Elihu, though possibly the youngest of the four “friends,” is not short on moxie. His qualification to speak is that he is every bit as much a man as Job, that his heart is upright and that he is guided by the Spirit of God.
His initial reply in chapter 33 is to castigate Job for saying God doesn’t answer his prayers.
“Of course he does,” Elihu says. “You’re just not paying attention.”
God speaks to mankind in a variety of ways, including through pain and illness. It is in this distress that God gets a man’s attention to turn him from his wicked ways.
More difficult to understand is Elihu’s notion of “ransom.” On the face of it, it would seem Elihu believes there are angels who stand ready to find reasons to speak up for wayward men (vs. 24), finding cause for their redemption. Then, all mankind has to do is to admit sin and ask for forgiveness. But even Elihu does not give credit to the angel for the ransom; he gives the credit to God.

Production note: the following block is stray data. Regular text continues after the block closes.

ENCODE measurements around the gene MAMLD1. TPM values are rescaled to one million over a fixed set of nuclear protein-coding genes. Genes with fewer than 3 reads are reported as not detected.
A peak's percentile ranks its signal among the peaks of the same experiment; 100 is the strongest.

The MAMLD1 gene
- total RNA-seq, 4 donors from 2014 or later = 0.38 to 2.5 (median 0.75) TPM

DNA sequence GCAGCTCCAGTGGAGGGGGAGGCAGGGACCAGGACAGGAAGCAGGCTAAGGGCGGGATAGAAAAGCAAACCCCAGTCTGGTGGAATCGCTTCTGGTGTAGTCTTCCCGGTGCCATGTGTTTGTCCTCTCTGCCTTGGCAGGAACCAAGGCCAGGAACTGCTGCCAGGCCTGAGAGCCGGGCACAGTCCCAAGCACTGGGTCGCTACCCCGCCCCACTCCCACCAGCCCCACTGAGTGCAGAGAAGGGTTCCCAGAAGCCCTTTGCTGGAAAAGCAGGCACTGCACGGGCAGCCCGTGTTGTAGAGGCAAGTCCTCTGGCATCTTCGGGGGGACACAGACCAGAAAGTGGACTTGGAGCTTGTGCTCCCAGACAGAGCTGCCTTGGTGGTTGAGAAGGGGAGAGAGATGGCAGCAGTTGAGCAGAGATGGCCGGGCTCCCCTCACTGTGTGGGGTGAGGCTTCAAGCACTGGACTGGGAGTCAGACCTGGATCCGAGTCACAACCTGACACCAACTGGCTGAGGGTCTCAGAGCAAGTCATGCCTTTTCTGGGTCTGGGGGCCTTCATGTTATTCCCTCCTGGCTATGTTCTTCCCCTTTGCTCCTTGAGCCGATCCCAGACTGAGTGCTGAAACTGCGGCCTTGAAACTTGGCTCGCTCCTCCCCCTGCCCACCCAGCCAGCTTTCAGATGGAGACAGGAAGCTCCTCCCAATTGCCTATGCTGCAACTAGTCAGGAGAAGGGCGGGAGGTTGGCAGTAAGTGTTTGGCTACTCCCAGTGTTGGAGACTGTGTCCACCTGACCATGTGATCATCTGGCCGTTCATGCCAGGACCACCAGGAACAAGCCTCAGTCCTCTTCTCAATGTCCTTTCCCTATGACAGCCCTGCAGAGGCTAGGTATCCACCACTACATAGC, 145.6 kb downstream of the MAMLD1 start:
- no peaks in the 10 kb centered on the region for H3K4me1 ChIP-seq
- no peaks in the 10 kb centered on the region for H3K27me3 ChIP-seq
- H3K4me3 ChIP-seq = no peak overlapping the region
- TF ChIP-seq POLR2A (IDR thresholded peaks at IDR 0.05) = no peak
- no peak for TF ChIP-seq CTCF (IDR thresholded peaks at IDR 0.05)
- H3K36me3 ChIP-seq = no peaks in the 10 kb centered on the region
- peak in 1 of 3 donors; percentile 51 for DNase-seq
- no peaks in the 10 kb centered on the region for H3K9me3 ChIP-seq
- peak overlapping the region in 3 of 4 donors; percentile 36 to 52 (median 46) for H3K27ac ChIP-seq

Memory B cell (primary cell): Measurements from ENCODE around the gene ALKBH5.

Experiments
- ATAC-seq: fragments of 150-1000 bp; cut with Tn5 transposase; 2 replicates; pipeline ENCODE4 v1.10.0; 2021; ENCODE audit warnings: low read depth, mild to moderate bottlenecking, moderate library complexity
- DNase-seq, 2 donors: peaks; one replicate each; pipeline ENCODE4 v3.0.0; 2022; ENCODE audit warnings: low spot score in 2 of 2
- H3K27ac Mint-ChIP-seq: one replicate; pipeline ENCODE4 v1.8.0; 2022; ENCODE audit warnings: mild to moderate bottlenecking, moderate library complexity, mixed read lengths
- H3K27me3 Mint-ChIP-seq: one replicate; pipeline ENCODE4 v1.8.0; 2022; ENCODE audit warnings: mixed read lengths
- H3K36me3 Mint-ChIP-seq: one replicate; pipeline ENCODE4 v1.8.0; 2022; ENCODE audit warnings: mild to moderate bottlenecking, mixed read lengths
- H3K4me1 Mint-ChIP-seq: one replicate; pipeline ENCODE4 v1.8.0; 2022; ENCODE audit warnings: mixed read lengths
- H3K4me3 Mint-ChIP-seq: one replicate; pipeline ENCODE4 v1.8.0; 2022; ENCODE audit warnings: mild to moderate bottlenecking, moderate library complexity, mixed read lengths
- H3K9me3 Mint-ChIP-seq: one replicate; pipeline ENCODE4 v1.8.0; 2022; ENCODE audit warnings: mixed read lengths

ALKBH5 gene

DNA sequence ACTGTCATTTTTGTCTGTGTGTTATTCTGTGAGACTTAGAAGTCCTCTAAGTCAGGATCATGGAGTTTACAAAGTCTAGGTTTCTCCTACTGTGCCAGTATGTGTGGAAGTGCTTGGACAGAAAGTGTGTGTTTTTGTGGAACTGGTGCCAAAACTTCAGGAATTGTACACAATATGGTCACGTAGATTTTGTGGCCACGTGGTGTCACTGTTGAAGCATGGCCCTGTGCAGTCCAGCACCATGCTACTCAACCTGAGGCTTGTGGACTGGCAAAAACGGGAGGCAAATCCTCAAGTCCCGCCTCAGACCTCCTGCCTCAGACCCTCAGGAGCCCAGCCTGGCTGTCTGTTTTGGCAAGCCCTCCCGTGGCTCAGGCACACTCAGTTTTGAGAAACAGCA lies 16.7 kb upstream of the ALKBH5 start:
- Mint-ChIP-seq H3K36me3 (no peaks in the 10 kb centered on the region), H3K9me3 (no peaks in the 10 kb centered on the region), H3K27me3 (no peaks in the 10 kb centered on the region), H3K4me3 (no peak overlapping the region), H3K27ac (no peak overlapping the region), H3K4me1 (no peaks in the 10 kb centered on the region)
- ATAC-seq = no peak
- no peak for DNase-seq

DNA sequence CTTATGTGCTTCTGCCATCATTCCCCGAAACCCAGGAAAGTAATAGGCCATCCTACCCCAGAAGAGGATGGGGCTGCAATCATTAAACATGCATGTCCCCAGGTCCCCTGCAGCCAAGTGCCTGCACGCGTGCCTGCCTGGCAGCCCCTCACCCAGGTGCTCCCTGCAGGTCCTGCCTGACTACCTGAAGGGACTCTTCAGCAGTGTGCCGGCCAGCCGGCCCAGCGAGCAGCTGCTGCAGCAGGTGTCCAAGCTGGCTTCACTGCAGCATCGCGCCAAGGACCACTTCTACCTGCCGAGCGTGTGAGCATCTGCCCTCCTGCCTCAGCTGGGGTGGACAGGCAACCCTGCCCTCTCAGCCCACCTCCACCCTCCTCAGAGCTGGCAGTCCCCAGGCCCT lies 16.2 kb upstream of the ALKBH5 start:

Did Elihu really believe angels are that helpful?
It’s hard to know. What does come through is the notion of heaven’s desire for man’s redemption. God does not ignore man. He wants what’s best for him.
What Elihu says seems to have merit. It does not, however, deal with Job’s specific problem nor add to information already presented in the book. What is added is Elihu’s arrogance and in that arrogance, Elihu states what everyone believes and no one denies. His speech, while about God, is far from helpful, but only serves to highlight his own importance. The trouble is, he cannot see it. Many of us suffer from the same malady.